Chitosan Biosynthesis and Virulence in the Human Fungal Pathogen Cryptococcus gattii
AuthorsLam, Woei C.
Specht, Charles A.
Ragsdale, Abigail E.
Hole, Camaron R.
Levitz, Stuart M.
Lodge, Jennifer K.
UMass Chan AffiliationsDepartment of Medicine, Division of Infectious Diseases and Immunology
Document TypeJournal Article
Biochemical Phenomena, Metabolism, and Nutrition
Immunology and Infectious Disease
MetadataShow full item record
AbstractCryptococcus gattii R265 is a hypervirulent fungal strain responsible for the recent outbreak of cryptococcosis in Vancouver Island of British Columbia in Canada. It differs significantly from Cryptococcus neoformans in its natural environment, its preferred site in the mammalian host, and its pathogenesis. Our previous studies of C. neoformans have shown that the presence of chitosan, the deacetylated form of chitin, in the cell wall attenuates inflammatory responses in the host, while its absence induces robust immune responses, which in turn facilitate clearance of the fungus and induces a protective response. The results of the present investigation reveal that the cell wall of C. gattii R265 contains a two- to threefold larger amount of chitosan than that of C. neoformans The genes responsible for the biosynthesis of chitosan are highly conserved in the R265 genome; the roles of the three chitin deacetylases (CDAs) have, however, been modified. To deduce their roles, single and double CDA deletion strains and a triple CDA deletion strain were constructed in a R265 background and were subjected to mammalian infection studies. Unlike C. neoformans where Cda1 has a discernible role in fungal pathogenesis, in strain R265, Cda3 is critical for virulence. Deletion of either CDA3 alone or in combination with another CDA (cda1Delta3Delta or cda2Delta3Delta) or both (cda1Delta2Delta3Delta) rendered the fungus avirulent and cleared from the infected host. Moreover, the cda1Delta2Delta3Delta strain of R265 induced a protective response to a subsequent infection with R265. These studies begin to illuminate the regulation of chitosan biosynthesis of C. gattii and its subsequent effect on fungal virulence. IMPORTANCE The fungal cell wall is an essential organelle whose components provide the first line of defense against host-induced antifungal activity. Chitosan is one of the carbohydrate polymers in the cell wall that significantly affects the outcome of host-pathogen interaction. Chitosan-deficient strains are avirulent, implicating chitosan as a critical virulence factor. C. gattii R265 is an important fungal pathogen of concern due to its ability to cause infections in individuals with no apparent immune dysfunction and an increasing geographical distribution. Characterization of the fungal cell wall and understanding the contribution of individual molecules of the cell wall matrix to fungal pathogenesis offer new therapeutic avenues for intervention. In this report, we show that the C. gattii R265 strain has evolved alternate regulation of chitosan biosynthesis under both laboratory growth conditions and during mammalian infection compared to that of C. neoformans.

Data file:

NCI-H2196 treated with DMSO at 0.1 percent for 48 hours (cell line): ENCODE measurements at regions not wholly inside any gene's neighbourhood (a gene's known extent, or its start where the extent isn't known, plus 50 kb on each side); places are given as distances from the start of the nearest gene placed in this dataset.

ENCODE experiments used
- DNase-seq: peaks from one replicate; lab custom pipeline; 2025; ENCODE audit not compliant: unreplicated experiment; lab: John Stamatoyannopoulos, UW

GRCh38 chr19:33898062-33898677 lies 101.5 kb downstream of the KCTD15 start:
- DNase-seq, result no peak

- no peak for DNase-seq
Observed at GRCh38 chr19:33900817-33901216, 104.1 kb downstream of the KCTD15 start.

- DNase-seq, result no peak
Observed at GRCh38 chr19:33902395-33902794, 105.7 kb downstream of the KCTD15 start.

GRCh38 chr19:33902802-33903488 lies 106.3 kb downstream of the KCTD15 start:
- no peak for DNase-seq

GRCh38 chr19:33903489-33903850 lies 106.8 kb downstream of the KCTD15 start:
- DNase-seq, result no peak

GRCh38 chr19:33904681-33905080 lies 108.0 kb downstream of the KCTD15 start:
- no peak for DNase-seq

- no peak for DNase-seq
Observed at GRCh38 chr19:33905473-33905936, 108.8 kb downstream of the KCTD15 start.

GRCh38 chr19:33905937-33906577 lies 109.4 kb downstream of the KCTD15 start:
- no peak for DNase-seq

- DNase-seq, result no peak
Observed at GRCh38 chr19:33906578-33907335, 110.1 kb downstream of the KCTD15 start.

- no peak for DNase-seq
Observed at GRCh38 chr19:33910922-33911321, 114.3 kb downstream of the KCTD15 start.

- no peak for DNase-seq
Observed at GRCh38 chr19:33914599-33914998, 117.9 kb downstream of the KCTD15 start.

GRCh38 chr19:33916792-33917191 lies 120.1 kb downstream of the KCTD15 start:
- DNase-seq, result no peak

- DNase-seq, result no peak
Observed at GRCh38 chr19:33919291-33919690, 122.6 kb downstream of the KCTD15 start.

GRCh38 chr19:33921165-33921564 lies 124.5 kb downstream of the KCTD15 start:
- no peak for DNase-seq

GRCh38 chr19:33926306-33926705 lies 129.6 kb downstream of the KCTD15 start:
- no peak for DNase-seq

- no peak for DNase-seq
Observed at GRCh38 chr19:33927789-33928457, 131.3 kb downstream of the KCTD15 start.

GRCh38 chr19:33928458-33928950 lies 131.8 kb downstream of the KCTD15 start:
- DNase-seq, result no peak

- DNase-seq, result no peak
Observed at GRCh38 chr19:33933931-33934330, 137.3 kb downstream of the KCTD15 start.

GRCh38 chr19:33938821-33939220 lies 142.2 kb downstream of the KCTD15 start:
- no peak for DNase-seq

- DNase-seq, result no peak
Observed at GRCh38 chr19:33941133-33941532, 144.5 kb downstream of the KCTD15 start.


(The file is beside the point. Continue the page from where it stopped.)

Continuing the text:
mSphere. 2019 Oct 9;4(5). pii: 4/5/e00644-19. doi: 10.1128/mSphere.00644-19. Link to article on publisher's site
Permanent Link to this Itemhttp://hdl.handle.net/20.500.14038/41238
RightsCopyright © 2019 Lam et al. This is an open-access article distributed under the terms of the Creative Commons Attribution 4.0 International license.
Except where otherwise noted, this item's license is described as Copyright © 2019 Lam et al. This is an open-access article distributed under the terms of the Creative Commons Attribution 4.0 International license.